Anti-Semitism is the hatred of the Jewish people. The term was first used by a German in 1879, William Marr, who founded the League for Anti-Semitism



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The Inquisition

The Inquisition was a tribunal established in the Middle Ages (13th Cent.) by the Catholic Church in Rome designed to suppress heresy. In 1233, Pope Gregory IX formally established the papal Inquisition and sent Dominican friars to South France and Northern Italy to conduct inquests. The Dominican order had set as one of their goals the conversion of Jews to Christianity. This aim, backed by the power of the Inquisition, brought on a wave of persecution.

Torture was not an approved method of extracting confessions of guilt from heretics, yet it was practiced and finally approved by Pope Innocent IV. The goal of the Inquisition was not the destruction of the heretics but rather their repentance. Burning at the stake was not common. The ordinary penalties were penance, fines and imprisonment. Penalties were often carried out by the local government, especially the death penalty. Because the fines extracted and the property of the accused were turned over to the local government which often returned a portion to the Church, graft, bribery and blackmail were common.

The church rulers were often satisfied with assurances of goodwill. The secular rulers, however, used the persecution of heresy as a weapon to further their own designs.

Unlike the Medieval Inquisition, the Spanish Inquisition was established in 1478 by King Ferdinand and Queen Isabella with only the reluctant approval of Pope Sixtus IV. The Roman Church's only hold over the Spanish Inquisition was the appointment of the inquisitor general, the first of which was Tom_s de Torquemada. The popes never reconciled themselves to the practices of that inquisition. Attempts by Sixtus IV to interfere with an inquisition that had become too severe were thwarted by Ferdinand and Isabella who now had a potent tool to subvert the population of Spain.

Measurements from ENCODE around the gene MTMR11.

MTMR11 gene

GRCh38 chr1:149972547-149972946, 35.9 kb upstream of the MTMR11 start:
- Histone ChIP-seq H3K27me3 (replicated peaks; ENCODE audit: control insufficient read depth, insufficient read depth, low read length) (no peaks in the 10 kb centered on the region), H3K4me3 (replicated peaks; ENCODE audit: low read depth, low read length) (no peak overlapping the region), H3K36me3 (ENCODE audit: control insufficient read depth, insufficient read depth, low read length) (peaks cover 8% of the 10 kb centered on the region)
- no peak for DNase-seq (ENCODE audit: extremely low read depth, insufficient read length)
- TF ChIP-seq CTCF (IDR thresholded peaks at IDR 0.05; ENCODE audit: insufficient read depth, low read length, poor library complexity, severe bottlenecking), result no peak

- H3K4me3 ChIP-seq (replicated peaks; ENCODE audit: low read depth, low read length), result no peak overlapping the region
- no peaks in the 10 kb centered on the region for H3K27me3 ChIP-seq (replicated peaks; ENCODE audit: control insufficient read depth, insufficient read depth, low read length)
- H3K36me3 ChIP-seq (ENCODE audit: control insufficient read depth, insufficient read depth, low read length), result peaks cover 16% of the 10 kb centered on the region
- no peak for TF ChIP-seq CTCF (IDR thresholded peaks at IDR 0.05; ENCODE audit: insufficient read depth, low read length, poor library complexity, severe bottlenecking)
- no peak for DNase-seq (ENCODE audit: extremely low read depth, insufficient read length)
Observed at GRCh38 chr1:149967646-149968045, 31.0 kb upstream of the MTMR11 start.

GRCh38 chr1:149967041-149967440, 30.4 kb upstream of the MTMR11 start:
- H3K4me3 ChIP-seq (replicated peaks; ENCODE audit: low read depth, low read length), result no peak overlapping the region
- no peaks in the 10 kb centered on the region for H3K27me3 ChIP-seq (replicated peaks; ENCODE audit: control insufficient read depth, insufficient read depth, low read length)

"The purpose of the Spanish Inquisition was to discover and punish converted Jews (and later Muslims) who were insincere. However, all Spaniards began to fear its prying eyes. The death penalty was used more often than in the Roman Inquisition, and rules that condemned one for heresy were far stricter, often outlawing things the Roman Church approved.

"For centuries, the Jewish community in Spain had flourished and grown in numbers and influence, though anti-Semitism had from time to time made itself felt and pressure to convert was brought to bear on the Jews. Nominal converts from Judaism were called Marranos (Jews who had been baptized under duress, but were believed to be still surreptitiously practicing Judaism). After... the marriage of Ferdinand and Isabella (1469), the Marranos were denounced as a danger to the existence of Christian Spain." Suspected Marranos were tortured until they confessed to practicing Judaism, and then were burned to death en masse at an auto-da-fe.

After some fourteen years of torture and death by burning, in 1492, by edict, the Spanish Jews were given the choice of exile or baptism. Almost all Jews chose to leave at this time.






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